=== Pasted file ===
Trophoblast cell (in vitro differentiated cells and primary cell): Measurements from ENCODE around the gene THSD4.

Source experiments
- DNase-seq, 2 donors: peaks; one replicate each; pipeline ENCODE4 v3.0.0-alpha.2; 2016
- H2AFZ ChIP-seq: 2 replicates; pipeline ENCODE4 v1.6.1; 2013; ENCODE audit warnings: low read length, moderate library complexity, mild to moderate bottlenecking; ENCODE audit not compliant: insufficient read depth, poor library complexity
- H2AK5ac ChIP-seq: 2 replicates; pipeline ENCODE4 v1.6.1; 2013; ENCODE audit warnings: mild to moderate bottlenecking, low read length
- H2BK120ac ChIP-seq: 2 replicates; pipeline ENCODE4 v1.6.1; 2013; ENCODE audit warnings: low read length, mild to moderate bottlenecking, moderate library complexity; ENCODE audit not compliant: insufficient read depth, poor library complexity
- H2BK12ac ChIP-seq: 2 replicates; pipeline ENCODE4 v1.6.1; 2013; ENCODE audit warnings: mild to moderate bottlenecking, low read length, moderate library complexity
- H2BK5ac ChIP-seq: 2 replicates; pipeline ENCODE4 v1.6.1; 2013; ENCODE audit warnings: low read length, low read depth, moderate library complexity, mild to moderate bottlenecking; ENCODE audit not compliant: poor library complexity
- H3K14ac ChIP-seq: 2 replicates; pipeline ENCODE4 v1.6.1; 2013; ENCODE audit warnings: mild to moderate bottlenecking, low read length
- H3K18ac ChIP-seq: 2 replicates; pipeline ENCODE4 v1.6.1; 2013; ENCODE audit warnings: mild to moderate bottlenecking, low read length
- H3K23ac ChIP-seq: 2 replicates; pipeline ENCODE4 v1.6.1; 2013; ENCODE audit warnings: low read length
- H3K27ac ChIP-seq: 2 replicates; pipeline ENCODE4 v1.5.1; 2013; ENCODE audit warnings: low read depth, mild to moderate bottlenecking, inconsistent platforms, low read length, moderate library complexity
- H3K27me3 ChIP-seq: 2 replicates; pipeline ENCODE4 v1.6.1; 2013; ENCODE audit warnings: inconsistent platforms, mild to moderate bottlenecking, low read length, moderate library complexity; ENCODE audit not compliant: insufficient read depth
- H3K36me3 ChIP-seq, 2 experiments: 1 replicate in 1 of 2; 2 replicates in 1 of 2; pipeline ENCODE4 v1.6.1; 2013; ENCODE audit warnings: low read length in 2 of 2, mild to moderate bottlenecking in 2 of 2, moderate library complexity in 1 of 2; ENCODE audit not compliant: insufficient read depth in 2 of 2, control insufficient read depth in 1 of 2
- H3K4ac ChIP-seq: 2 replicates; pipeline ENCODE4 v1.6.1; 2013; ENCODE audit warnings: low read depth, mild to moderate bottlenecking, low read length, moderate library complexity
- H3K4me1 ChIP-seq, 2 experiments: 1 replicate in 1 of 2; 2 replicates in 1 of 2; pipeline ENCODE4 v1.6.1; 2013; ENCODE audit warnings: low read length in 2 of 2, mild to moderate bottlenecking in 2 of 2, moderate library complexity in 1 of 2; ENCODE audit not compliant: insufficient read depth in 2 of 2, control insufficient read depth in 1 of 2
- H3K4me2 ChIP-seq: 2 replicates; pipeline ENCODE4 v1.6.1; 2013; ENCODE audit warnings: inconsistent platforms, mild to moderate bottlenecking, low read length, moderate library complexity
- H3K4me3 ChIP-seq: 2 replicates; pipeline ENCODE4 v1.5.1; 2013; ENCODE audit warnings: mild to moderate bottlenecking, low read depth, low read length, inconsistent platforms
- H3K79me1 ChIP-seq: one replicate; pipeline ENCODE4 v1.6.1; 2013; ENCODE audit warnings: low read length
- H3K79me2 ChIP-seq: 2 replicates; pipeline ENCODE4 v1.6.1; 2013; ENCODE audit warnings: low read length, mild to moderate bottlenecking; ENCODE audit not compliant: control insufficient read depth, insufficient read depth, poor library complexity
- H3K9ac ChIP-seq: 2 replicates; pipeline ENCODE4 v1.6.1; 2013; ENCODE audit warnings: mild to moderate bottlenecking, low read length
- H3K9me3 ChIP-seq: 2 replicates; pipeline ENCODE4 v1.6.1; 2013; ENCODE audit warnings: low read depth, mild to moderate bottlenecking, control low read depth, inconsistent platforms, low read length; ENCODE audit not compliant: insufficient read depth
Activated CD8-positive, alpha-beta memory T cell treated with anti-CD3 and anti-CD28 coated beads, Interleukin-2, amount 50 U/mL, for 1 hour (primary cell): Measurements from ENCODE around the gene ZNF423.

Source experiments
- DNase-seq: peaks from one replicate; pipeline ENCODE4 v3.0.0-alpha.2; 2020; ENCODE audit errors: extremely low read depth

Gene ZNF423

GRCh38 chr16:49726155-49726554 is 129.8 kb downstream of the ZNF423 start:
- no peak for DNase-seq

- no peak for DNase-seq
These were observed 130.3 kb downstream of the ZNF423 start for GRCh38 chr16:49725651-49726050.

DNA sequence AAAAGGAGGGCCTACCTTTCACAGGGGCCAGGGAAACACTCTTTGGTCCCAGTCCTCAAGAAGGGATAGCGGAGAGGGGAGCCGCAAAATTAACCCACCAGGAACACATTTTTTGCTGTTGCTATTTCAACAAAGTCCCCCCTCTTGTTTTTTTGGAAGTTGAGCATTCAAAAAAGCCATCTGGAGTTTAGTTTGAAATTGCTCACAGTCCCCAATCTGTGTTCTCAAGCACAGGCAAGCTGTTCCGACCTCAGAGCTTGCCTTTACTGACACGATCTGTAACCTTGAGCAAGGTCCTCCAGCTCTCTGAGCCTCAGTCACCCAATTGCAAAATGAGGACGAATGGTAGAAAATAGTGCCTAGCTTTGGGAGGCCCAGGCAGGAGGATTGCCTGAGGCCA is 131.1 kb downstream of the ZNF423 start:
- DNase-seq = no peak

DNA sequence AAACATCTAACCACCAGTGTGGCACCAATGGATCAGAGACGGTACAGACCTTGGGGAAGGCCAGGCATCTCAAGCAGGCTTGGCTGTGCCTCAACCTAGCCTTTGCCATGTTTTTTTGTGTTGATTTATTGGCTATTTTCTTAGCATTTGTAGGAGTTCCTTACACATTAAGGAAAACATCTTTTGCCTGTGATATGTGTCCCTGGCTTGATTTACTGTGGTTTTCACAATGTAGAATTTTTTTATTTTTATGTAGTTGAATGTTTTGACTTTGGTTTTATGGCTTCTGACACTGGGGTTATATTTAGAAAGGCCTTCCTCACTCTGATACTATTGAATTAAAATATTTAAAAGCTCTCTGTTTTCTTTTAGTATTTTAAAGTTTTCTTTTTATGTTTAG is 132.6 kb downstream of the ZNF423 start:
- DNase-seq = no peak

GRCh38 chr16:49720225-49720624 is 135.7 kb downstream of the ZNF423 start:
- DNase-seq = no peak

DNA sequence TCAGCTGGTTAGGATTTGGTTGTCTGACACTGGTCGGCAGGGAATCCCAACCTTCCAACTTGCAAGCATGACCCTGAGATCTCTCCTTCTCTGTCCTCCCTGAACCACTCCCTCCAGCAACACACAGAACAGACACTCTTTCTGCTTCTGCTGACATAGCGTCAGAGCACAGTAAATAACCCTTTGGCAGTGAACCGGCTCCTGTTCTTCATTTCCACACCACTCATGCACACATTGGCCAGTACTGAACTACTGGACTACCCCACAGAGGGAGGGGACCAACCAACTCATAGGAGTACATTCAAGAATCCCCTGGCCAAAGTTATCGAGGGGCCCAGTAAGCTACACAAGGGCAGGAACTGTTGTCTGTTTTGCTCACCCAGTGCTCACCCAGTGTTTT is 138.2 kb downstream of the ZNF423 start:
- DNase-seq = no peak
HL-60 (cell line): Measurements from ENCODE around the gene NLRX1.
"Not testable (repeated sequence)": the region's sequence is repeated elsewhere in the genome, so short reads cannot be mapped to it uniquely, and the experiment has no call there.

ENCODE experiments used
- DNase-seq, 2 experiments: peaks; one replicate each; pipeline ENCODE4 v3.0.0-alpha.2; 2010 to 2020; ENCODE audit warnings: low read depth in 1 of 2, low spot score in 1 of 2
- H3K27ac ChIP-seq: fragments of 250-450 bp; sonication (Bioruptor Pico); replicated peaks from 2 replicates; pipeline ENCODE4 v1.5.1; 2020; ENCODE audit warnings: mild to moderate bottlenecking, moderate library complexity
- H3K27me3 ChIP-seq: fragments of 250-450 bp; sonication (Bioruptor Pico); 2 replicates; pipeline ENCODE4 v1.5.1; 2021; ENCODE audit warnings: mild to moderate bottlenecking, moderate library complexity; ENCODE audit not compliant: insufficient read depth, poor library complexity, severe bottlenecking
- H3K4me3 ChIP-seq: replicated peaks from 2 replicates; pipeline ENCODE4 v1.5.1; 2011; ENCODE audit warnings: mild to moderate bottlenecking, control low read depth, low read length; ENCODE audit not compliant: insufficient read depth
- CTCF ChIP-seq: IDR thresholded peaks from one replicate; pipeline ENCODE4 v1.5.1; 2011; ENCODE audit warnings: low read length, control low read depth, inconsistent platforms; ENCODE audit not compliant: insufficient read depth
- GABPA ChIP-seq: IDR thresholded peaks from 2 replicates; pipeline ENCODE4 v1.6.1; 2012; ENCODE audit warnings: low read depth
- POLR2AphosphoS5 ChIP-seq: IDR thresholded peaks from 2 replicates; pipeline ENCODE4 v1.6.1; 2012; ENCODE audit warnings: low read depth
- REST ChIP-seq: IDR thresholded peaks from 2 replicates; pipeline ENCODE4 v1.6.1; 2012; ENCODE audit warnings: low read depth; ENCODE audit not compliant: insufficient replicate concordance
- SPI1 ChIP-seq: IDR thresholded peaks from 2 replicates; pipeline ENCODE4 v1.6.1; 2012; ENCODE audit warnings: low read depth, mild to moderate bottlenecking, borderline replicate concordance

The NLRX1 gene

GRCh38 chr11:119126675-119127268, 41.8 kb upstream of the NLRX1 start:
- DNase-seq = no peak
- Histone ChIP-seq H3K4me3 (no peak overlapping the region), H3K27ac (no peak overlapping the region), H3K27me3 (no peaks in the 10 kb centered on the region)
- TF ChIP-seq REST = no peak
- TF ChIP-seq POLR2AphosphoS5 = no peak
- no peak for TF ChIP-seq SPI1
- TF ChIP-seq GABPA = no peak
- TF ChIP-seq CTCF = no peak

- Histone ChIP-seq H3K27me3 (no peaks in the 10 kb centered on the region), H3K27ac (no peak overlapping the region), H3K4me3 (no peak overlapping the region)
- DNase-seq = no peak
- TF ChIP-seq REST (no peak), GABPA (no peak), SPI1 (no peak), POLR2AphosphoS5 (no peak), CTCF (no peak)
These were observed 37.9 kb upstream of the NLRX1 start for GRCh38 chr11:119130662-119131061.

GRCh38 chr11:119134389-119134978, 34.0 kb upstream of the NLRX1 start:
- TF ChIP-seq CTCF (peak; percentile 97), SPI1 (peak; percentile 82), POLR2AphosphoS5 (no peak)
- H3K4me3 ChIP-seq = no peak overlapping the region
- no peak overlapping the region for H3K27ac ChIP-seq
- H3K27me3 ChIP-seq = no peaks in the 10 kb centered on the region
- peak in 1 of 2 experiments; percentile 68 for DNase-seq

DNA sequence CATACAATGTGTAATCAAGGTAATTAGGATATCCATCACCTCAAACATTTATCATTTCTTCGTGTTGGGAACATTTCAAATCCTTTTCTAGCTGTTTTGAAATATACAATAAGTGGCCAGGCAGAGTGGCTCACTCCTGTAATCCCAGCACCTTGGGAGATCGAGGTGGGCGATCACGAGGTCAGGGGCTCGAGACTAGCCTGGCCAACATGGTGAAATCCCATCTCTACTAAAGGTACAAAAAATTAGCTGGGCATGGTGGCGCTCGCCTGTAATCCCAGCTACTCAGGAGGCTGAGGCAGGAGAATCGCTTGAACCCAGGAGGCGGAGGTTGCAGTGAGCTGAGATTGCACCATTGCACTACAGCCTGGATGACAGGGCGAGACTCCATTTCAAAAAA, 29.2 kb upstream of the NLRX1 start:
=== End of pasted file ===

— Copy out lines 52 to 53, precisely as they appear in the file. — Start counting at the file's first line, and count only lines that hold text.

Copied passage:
GRCh38 chr11:119126675-119127268, 41.8 kb upstream of the NLRX1 start:
- DNase-seq = no peak